On Sunday, December 25, LifeTown transformed into Chanukah wonderland. Entire families came to spend the day together, engaging in activities galore: donut decorating, game shows, candle-making, and more.
While three-year-old Basya, who had come from as far as Riverdale, helped Rabbi Yisroel Rosenblum with the olive press, eliciting giggles from grownups as he engaged the children while making oil to light the Menorah, Caleb was a contestant on the Game Show “Concentration” in the theater, where he and a teammate helped reveal a rebus puzzle by finding matching pieces on a movie theater sized screen, with a little help from an exuberant live audience. “It was fun to play and we got the most points!” he said.
“This is a very special place,” said Matt Leshetz, who was creating some dot art pictures with his son Jacob in a quiet art room. “And what better way to celebrate Chanukah than by making dot art dreidels?” he said, acknowledging that he himself was finding the activity mesmerizing, even therapeutic. “You can tell there’s a lot of thinking and experience behind this place,” he said of LifeTown. “They really get these kids. When kids get overstimulated, they can head into the sensory room.” And for the moment, Jacob wasn’t budging. His dad suggested heading to the theater for the game show. “No. Too much,” Jacob said. He was perfectly content with dot art.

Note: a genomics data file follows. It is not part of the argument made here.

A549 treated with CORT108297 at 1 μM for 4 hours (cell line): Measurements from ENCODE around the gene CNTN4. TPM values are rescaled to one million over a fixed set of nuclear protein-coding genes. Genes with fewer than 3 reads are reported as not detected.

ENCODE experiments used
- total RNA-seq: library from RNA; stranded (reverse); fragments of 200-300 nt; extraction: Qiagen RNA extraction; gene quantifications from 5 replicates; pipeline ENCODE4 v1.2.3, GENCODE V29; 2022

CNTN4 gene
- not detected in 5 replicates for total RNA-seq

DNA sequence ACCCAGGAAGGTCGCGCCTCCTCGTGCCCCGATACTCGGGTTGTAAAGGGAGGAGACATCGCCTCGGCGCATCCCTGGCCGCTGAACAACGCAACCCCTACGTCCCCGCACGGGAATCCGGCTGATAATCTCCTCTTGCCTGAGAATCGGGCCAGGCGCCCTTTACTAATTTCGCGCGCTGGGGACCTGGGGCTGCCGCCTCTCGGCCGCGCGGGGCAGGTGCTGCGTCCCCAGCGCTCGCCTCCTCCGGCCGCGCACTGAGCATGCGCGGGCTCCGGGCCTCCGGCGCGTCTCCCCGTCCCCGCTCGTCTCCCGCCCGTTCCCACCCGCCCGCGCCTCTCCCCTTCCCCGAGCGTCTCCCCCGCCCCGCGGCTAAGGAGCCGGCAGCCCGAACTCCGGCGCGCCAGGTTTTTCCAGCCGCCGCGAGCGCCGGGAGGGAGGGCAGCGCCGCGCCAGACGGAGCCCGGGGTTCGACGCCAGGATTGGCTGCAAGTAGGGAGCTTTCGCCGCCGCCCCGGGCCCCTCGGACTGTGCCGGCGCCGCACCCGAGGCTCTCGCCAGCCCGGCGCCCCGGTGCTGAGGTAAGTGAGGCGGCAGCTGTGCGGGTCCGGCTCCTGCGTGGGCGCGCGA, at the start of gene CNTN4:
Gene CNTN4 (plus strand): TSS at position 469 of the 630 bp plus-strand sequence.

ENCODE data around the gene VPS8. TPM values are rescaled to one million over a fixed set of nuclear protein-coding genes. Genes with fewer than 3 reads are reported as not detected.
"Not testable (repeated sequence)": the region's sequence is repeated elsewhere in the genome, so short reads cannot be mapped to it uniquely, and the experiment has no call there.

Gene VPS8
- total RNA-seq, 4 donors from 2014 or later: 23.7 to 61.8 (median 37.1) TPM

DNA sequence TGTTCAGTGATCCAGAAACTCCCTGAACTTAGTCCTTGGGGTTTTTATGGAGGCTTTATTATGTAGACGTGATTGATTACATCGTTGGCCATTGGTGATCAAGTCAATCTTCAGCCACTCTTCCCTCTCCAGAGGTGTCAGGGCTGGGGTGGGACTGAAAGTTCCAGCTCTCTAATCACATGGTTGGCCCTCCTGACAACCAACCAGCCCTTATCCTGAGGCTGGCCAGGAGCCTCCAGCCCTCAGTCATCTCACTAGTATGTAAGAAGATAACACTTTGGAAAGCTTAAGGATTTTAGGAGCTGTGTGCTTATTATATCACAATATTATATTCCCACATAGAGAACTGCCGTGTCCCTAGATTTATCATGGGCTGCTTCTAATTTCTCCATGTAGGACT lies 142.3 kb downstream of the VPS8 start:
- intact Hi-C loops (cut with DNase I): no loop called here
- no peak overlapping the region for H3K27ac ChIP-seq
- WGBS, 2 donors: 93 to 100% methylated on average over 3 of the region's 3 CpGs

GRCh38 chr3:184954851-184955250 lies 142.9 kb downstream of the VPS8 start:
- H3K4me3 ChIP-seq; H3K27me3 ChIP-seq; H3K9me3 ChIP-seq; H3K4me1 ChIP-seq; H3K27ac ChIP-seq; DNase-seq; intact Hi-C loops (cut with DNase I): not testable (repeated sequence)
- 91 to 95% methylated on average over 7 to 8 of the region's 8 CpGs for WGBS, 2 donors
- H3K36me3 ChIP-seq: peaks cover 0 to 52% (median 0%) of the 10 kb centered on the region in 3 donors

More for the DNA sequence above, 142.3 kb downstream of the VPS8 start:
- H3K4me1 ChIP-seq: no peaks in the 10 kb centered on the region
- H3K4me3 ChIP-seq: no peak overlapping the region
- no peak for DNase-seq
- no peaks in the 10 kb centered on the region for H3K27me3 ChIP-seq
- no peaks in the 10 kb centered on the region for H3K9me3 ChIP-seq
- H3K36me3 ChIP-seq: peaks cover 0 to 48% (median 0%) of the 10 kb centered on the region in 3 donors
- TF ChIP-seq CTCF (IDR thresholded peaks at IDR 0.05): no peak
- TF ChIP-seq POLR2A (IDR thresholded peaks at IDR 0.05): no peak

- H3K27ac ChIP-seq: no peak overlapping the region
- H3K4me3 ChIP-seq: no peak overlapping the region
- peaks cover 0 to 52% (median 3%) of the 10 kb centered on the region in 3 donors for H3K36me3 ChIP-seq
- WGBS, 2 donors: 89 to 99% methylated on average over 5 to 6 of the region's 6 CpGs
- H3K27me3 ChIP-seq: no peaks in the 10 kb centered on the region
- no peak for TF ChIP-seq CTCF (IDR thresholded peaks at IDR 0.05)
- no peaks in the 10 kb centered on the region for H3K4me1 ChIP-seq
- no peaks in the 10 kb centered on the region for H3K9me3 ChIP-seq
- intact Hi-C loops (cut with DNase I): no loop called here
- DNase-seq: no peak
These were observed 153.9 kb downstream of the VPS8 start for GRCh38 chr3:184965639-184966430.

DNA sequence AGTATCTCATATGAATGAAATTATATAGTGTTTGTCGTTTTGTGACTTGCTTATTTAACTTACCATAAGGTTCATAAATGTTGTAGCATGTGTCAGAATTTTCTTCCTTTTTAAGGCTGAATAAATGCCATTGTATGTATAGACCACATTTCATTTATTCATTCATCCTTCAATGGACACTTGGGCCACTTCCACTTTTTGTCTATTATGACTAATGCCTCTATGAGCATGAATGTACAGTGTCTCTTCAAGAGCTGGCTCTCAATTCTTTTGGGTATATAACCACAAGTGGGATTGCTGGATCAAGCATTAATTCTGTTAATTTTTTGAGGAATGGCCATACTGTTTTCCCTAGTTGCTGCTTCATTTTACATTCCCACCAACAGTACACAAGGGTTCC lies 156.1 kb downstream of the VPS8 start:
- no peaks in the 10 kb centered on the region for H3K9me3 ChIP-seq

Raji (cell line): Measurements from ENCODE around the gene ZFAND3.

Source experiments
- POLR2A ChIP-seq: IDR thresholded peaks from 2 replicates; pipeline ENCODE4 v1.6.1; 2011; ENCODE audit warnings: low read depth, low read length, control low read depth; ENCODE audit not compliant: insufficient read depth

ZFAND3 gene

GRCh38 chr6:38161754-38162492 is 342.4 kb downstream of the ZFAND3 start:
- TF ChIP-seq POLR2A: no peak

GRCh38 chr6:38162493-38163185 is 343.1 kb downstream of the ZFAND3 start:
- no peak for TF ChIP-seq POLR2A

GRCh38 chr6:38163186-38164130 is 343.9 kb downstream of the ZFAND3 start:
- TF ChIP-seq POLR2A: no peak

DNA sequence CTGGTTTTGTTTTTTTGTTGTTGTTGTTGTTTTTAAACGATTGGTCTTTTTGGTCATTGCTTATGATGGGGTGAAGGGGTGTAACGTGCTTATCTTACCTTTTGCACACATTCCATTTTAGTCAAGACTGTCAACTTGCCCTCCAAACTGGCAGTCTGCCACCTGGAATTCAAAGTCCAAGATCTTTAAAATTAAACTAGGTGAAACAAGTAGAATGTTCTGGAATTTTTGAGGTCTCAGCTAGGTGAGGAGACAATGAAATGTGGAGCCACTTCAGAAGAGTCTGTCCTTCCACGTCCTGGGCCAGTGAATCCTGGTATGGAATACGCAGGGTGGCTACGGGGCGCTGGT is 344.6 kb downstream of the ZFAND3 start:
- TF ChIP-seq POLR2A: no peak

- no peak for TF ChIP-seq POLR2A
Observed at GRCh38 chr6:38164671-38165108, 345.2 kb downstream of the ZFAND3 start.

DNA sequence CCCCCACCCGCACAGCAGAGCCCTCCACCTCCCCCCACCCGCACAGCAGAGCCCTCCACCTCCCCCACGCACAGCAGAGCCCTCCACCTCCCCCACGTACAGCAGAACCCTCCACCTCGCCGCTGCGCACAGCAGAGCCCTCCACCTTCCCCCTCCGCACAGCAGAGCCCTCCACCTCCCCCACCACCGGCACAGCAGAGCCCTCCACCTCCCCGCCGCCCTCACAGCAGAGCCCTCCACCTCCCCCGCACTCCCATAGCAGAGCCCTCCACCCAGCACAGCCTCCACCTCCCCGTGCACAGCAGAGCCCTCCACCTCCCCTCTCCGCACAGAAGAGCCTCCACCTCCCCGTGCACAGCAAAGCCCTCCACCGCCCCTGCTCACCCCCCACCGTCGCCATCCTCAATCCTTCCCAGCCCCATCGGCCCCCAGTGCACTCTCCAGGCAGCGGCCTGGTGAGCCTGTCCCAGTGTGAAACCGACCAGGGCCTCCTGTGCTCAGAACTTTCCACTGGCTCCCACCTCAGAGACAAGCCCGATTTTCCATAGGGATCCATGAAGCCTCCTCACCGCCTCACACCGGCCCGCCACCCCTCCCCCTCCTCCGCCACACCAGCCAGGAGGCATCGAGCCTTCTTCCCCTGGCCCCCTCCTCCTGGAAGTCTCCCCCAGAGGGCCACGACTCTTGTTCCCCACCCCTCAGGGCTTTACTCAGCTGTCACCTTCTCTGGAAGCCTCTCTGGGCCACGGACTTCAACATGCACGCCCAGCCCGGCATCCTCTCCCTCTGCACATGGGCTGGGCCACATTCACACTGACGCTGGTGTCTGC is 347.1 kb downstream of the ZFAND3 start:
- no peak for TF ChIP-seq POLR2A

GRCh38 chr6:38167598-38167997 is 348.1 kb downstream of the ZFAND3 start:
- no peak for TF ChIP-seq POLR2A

Next door in the kitchen, teen volunteer Hannah Blugrind welcomed a wave of would-be donut decorators including Sam Frankel, his adult sisters Hannah and Sara, and his parents Claudia and Jeff. “This is way better than going to the movies,” said Sara, referring to their usual activity. As Sam drew an “S” in white frosting on his chocolate frosted donut with Sara’s help, Claudia pronounced the day “fabulous,” adding, “We’re so happy to be able to celebrate Chanukah together here. It’s the first time we’ve all been together in six months.”
Hannah, setting up yet a new group with donuts, frosting, and sprinkles, has been volunteering for three years. “I just love seeing kids genuinely happy in a place where they feel loved and engaged,” she said.
Matt, a participant, was managing the coffee shop, greeting customers as they came in and helping them with coffee. When business was slow, he headed to the corridor to drum up business. He told one disappointed customer that there was no decaf and suggested a soda instead. “I like doing this,” he said. “I like seeing people’s happy faces!” His mother, Meryl, helping behind the counter as well, said, “He’s a born salesman! And when he comes here, it’s like an alternate universe for him.”
Ella Kaufman and her two children, Ken and Dina, were finishing sand art in Ahuva’s Art Studio in the LifeTown Shoppes. They had already spent time jumping at the playground, “the most important activity for Ken,” Ella said, and decorated donuts and spent time at the olive press demonstration.
For her, gratitude for LifeTown goes well beyond having something to do on a day with few options in the outside world. As she snapped a photo with her children, she offered that she moved to New Jersey from Ukraine years ago. “What would happen to me if I was there with my children? There are people with special needs children there – how would I take care of them? We are all extremely fortunate here,” she concluded.